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         Tips and Techniques for Web and .NET developers.

August 14, 2009

Using Linq with Microsoft Word and Excel

Some of the collections in the Microsoft Office object models implement IEnumerable. The IEnumerable interface provides the ability to perform a for/each against the collection. With .NET 3.5, a Cast extension method of IEnumerable allows you to work with these collections using Linq.

Microsoft Word

For example, say you want to bind the set of open Word document names in a ComboBox.

First, set a reference to the desired version of the Microsoft Word Object Library from the COM tab of the Add Reference dialog. The resulting reference appears as Microsoft.Office.Interop.Word.

In C#:

// Add to the top of the code file
using Word = Microsoft.Office.Interop.Word;

// Add to a subroutine
Word.Application Wd;
Word.Document doc;
Word.Document doc2;
object missingValue = Missing.Value;

// Start Word and get Application object
Wd = new Word.Application();

// Define documents
doc = Wd.Documents.Add(ref missingValue,ref missingValue,
ref missingValue,ref missingValue );
doc2 = Wd.Documents.Add(ref missingValue, ref missingValue,
ref missingValue, ref missingValue);

// Use Linq to access the document names.
var query = from d in Wd.Documents.Cast<Word.Document>()
select d.Name;
comboBox1.DataSource = query.ToList();

// Or use Lambda expressions
var query2 = Wd.Documents.Cast<Word.Document>().Select(d=> d.Name);
comboBox1.DataSource = query2.ToList();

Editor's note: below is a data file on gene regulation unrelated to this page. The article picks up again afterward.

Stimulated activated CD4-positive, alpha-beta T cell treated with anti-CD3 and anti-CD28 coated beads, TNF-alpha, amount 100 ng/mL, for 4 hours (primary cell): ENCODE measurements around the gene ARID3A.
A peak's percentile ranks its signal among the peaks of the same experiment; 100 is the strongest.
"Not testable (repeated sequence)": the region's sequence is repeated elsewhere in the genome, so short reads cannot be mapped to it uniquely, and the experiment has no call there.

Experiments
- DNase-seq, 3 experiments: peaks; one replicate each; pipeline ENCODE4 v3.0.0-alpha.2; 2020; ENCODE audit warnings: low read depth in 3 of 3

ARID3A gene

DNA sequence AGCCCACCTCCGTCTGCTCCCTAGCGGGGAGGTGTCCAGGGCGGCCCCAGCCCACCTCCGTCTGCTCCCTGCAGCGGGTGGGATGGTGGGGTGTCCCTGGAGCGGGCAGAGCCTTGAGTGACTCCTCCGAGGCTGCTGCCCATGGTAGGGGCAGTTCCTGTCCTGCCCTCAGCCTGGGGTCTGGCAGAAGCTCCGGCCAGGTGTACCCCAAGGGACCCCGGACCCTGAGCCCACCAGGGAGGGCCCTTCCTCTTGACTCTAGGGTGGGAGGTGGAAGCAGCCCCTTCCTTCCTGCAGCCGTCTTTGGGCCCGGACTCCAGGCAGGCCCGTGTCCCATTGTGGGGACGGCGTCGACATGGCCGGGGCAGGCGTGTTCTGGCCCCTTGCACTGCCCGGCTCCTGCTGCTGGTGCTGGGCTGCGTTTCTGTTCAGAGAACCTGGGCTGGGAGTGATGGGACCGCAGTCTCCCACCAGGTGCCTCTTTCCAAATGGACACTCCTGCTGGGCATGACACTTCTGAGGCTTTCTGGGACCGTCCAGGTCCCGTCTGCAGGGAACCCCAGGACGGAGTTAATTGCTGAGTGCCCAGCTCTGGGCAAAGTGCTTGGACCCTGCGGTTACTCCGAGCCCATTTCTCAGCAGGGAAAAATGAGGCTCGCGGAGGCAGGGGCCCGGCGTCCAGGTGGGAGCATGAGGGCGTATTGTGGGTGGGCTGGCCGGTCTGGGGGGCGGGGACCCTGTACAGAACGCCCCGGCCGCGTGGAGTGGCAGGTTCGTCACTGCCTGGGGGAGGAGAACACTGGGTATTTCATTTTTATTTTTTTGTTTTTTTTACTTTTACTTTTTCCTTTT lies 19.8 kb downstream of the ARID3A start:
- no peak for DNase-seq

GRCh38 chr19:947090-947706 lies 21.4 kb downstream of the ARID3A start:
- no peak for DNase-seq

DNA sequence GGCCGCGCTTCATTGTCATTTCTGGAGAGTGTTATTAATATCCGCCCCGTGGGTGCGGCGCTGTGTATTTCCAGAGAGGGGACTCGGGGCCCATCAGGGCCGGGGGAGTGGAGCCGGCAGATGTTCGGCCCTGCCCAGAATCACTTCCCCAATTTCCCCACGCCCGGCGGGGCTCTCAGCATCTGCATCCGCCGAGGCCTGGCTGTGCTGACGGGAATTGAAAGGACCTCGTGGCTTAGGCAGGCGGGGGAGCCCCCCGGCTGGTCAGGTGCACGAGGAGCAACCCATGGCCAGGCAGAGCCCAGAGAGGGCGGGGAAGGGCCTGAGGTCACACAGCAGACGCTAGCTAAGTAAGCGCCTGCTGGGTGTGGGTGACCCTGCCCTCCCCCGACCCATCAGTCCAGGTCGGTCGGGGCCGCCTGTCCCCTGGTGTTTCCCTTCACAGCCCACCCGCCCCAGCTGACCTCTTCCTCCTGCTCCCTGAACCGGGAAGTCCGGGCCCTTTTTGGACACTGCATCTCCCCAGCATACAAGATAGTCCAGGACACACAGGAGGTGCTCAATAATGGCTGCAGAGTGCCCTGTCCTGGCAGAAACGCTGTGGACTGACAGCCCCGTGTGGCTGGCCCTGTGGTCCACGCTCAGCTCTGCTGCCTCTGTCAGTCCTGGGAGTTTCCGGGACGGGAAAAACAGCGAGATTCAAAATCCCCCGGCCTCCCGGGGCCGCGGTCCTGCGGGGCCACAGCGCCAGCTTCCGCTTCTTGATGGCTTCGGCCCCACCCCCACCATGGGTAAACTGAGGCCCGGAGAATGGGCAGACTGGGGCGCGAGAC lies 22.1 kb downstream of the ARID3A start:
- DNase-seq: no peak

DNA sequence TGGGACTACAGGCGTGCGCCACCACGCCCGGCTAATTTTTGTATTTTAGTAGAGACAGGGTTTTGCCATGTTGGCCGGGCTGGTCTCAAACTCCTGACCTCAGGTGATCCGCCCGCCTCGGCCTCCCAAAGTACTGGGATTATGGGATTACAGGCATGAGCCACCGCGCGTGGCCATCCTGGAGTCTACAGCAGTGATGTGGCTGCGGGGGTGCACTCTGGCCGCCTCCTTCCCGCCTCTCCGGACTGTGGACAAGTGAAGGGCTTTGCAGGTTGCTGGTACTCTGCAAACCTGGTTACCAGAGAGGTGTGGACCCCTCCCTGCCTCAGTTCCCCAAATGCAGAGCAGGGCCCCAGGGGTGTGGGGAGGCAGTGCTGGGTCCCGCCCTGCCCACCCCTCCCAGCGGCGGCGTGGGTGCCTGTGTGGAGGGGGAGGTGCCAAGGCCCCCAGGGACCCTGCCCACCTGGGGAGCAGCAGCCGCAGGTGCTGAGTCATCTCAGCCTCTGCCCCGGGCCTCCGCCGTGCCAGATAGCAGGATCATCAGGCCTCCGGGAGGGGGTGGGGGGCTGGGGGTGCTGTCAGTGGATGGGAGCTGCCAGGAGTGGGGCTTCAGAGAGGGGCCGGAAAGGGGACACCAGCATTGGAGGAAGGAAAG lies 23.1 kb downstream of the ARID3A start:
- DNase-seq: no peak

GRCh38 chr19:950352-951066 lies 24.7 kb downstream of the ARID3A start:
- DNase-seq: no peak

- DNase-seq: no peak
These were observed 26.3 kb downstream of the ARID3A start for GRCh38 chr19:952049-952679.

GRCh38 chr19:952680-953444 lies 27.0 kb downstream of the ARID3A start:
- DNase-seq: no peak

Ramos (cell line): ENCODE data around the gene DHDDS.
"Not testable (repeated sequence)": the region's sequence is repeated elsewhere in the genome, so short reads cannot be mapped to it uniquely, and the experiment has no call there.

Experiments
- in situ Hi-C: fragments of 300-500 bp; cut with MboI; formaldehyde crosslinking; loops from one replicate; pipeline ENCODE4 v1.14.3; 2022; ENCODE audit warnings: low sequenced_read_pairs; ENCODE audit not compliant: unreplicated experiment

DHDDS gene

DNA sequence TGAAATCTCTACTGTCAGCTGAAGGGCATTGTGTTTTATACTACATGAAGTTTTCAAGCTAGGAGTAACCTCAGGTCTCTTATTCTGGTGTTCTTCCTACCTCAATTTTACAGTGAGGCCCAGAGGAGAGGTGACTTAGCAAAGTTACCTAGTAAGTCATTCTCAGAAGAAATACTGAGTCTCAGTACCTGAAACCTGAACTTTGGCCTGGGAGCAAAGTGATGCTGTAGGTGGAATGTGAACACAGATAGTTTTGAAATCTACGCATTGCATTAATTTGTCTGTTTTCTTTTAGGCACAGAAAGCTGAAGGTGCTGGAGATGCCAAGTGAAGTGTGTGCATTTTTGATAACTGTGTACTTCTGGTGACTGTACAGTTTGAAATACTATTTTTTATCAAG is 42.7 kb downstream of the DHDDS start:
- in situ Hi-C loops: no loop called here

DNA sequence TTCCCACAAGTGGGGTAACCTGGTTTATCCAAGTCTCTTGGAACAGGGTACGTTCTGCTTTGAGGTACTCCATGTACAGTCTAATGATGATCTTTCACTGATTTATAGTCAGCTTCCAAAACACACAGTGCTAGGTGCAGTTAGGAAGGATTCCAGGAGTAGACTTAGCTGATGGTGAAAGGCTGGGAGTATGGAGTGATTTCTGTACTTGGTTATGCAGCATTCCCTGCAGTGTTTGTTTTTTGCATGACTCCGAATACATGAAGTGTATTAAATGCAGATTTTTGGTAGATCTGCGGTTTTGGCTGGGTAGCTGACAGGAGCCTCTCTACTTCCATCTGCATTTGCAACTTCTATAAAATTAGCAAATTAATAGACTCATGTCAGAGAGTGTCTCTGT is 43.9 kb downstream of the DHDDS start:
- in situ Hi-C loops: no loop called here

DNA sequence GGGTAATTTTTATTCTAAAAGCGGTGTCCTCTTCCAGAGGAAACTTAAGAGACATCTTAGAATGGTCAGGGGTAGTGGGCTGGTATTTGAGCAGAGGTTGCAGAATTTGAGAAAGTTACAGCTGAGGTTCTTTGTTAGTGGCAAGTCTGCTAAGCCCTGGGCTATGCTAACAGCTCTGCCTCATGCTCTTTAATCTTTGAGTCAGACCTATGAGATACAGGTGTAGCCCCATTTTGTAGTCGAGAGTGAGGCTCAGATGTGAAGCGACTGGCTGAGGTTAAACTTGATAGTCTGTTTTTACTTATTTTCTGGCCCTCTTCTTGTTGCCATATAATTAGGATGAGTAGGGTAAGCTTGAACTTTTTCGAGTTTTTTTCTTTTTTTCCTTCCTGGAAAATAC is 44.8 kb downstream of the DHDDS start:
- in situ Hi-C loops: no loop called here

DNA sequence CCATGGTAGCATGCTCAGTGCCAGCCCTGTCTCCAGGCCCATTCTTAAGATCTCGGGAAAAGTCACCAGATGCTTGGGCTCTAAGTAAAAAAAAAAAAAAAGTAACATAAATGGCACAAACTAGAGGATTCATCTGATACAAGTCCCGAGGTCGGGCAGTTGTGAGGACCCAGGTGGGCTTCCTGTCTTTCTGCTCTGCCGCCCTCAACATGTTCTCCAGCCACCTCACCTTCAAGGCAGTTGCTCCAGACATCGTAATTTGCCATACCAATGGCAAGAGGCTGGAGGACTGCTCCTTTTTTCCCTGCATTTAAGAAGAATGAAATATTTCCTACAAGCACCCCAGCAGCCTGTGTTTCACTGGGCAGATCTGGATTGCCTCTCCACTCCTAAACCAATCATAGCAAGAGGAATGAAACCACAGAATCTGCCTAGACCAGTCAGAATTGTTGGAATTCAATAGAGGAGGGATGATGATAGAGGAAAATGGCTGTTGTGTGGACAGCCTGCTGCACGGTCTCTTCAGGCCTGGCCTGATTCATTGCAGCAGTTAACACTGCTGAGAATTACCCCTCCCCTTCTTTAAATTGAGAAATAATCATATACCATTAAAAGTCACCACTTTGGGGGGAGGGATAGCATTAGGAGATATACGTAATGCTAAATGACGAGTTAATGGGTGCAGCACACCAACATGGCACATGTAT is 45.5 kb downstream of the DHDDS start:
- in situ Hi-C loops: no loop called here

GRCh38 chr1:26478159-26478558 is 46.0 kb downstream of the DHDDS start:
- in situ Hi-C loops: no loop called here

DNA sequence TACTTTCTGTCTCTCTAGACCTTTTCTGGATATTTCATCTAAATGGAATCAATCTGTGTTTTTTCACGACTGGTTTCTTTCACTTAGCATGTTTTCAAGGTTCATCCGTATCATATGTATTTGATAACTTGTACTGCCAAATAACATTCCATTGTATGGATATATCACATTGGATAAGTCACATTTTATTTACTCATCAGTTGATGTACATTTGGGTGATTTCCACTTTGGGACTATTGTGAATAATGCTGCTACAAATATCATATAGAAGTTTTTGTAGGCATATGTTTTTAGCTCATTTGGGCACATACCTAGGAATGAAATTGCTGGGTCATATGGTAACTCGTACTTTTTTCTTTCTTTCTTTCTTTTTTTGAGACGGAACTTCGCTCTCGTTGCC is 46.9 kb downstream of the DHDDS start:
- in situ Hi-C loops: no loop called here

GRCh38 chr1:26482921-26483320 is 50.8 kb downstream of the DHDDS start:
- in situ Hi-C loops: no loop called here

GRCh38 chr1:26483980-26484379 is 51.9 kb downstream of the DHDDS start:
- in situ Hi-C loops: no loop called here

// Close
doc.Close(ref missingValue, ref missingValue, ref missingValue);
doc = null;
doc2.Close(ref missingValue, ref missingValue, ref missingValue);
doc2 = null;
Wd.Quit(ref missingValue, ref missingValue, ref missingValue);

// Clean up
// NOTE: When in release mode, this does the trick
GC.WaitForPendingFinalizers();
GC.Collect();
GC.WaitForPendingFinalizers();
GC.Collect() ;

In VB:

‘ Add to the top of the code file
Imports Word = Microsoft.Office.Interop.Word

‘ Add to a subroutine
Dim Wd As Word.Application
Dim doc As Word.Document
Dim doc2 As Word.Document

‘ Start Word and get Application object
Wd = New Word.Application

‘ Define documents
doc = Wd.Documents.Add
doc2 = Wd.Documents.Add

‘ Use Linq to access the document names.
Dim query = From d In Wd.Documents.Cast(Of Word.Document)() _
Select d.Name
ComboBox1.DataSource = query.ToList

‘ Or use Lambda expressions
Dim query2 = Wd.Documents.Cast(Of Word.Document) _
.Select(Function(d) d.Name)
ComboBox1.DataSource = query2.ToList

‘ Close
doc.Close()
doc = Nothing
doc2.Close()
doc2 = Nothing
Wd.Quit()

‘ Clean up
‘ NOTE: When in release mode, this does the trick
GC.WaitForPendingFinalizers()
GC.Collect()
GC.WaitForPendingFinalizers()